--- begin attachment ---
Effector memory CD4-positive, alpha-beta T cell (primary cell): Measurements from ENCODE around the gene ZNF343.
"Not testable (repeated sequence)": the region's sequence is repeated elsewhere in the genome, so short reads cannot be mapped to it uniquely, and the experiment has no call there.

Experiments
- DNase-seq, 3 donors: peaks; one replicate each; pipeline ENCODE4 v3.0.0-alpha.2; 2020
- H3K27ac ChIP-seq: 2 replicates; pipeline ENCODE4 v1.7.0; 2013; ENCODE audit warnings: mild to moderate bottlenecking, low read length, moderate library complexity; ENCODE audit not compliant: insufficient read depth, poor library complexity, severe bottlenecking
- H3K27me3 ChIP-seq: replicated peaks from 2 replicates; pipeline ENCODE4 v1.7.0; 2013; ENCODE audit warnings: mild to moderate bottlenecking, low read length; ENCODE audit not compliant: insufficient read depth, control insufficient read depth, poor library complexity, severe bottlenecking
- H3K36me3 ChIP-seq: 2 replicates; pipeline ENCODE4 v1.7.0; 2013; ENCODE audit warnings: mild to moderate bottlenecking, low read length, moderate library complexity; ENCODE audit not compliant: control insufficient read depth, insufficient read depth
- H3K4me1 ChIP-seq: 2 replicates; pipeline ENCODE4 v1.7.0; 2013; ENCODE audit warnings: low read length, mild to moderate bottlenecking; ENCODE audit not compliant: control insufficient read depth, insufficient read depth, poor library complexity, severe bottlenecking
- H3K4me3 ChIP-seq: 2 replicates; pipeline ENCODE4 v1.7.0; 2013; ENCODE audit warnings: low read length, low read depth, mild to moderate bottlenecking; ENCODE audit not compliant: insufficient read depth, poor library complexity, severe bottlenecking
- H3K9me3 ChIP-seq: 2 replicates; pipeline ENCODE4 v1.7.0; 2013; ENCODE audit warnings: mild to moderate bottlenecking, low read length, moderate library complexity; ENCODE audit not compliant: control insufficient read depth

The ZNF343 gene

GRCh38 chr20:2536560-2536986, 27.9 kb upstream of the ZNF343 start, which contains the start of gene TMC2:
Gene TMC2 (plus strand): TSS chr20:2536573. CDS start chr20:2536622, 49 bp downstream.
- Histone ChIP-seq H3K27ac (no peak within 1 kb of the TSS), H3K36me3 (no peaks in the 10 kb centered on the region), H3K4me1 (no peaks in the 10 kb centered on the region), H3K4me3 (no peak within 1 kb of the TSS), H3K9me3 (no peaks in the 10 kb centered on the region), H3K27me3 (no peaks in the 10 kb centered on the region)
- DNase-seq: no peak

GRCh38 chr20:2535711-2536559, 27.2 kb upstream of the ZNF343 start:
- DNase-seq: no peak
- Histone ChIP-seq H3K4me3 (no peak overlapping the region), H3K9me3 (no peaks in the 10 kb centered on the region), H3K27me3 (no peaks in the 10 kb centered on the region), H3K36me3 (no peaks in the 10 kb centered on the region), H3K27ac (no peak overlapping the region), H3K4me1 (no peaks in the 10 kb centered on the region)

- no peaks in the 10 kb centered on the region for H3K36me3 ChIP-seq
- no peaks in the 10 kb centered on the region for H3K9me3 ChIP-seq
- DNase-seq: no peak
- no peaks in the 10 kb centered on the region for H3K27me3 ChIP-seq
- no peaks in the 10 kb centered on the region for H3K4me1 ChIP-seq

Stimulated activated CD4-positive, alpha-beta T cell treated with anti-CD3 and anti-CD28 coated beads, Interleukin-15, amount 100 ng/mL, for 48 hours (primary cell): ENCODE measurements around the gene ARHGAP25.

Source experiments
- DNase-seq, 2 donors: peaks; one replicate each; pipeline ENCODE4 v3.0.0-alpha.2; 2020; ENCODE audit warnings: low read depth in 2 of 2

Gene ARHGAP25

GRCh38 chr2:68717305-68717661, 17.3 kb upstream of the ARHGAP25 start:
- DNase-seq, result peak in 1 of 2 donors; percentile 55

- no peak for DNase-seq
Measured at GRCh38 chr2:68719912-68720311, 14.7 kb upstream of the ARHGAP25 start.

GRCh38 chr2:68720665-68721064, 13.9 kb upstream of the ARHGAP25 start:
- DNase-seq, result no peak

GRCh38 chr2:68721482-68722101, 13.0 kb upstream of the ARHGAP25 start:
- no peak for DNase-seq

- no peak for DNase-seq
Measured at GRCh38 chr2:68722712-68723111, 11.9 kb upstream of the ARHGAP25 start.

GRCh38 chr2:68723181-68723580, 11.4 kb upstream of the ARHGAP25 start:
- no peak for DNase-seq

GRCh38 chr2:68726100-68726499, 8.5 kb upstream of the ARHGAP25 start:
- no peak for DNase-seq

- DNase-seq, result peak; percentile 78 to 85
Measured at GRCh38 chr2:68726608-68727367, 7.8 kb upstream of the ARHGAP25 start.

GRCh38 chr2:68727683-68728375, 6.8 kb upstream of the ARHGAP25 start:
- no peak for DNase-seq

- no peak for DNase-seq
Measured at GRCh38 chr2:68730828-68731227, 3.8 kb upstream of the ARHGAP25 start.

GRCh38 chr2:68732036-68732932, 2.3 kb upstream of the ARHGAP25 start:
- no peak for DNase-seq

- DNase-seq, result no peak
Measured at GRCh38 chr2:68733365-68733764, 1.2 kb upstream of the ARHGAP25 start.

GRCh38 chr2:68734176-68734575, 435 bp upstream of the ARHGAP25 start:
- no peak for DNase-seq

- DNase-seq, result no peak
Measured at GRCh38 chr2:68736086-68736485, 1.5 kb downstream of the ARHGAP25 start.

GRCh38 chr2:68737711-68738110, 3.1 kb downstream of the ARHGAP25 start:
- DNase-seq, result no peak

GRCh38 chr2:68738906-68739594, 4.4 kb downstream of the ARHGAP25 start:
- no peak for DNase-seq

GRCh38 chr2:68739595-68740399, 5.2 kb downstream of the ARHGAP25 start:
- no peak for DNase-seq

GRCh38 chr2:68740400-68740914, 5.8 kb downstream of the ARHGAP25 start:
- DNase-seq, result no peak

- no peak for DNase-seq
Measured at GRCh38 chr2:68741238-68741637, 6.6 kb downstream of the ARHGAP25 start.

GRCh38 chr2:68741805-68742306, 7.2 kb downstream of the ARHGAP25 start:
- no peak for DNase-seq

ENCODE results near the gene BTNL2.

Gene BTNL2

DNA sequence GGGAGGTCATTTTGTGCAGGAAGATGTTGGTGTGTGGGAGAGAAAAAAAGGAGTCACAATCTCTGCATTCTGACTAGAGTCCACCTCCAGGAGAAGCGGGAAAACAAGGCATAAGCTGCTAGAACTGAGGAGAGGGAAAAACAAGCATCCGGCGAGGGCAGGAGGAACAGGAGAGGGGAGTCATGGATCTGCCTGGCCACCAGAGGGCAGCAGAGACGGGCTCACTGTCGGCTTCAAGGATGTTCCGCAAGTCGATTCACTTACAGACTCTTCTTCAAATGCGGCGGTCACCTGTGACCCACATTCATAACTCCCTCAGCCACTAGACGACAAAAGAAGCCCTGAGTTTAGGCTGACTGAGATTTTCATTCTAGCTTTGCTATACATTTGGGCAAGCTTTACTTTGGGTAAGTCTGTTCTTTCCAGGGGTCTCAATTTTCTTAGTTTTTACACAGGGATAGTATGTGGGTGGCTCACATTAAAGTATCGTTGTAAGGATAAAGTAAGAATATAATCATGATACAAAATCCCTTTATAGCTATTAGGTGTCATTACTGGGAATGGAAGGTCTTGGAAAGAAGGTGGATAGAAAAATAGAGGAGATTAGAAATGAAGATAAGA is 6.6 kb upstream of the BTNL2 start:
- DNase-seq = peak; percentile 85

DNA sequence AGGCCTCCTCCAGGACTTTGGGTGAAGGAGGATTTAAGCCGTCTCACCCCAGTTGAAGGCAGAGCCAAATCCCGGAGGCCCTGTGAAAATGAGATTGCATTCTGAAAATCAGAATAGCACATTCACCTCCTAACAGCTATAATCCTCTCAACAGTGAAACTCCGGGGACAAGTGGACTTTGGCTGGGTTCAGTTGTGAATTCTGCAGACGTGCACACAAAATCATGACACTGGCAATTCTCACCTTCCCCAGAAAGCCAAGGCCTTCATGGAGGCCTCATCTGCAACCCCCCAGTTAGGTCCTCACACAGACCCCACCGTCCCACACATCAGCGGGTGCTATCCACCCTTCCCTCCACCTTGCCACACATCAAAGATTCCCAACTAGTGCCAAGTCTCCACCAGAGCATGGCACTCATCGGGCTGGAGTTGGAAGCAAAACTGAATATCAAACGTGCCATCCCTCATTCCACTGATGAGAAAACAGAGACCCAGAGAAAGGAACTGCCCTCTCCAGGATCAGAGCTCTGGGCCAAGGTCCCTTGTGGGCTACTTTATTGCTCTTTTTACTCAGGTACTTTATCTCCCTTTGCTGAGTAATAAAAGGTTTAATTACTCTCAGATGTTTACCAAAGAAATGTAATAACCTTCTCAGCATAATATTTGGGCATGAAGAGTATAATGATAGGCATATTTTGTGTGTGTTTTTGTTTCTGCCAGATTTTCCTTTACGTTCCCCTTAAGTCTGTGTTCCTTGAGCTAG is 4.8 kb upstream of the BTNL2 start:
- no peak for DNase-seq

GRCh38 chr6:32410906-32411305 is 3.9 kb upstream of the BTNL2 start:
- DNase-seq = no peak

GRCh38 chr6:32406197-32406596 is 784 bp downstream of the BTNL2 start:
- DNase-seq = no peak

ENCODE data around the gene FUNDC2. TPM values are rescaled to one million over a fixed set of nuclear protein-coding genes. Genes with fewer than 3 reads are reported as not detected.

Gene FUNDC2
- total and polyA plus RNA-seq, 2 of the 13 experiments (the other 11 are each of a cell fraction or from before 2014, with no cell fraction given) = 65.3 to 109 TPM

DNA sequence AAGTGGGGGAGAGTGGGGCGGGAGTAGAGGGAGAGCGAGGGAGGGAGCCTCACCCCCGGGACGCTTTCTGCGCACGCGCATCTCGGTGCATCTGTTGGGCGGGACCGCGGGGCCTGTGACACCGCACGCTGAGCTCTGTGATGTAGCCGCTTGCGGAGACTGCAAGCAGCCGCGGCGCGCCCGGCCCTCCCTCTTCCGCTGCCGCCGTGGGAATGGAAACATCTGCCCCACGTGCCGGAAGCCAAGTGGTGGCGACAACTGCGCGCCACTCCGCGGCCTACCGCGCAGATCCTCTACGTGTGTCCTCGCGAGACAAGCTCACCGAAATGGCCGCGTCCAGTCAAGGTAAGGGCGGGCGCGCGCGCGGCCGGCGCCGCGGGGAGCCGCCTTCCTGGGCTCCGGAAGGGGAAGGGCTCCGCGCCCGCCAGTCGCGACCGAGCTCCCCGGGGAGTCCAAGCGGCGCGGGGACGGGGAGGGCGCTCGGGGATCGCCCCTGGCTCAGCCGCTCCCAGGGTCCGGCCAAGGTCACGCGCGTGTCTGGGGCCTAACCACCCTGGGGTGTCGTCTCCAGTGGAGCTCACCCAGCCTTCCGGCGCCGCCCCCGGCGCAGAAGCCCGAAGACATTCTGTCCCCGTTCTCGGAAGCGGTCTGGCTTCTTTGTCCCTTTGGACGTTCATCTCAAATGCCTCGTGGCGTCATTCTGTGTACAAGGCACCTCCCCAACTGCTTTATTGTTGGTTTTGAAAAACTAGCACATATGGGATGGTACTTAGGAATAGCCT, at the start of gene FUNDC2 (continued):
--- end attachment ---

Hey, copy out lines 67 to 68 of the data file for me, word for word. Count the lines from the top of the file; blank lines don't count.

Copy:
- no peak for DNase-seq

ENCODE results near the gene BTNL2.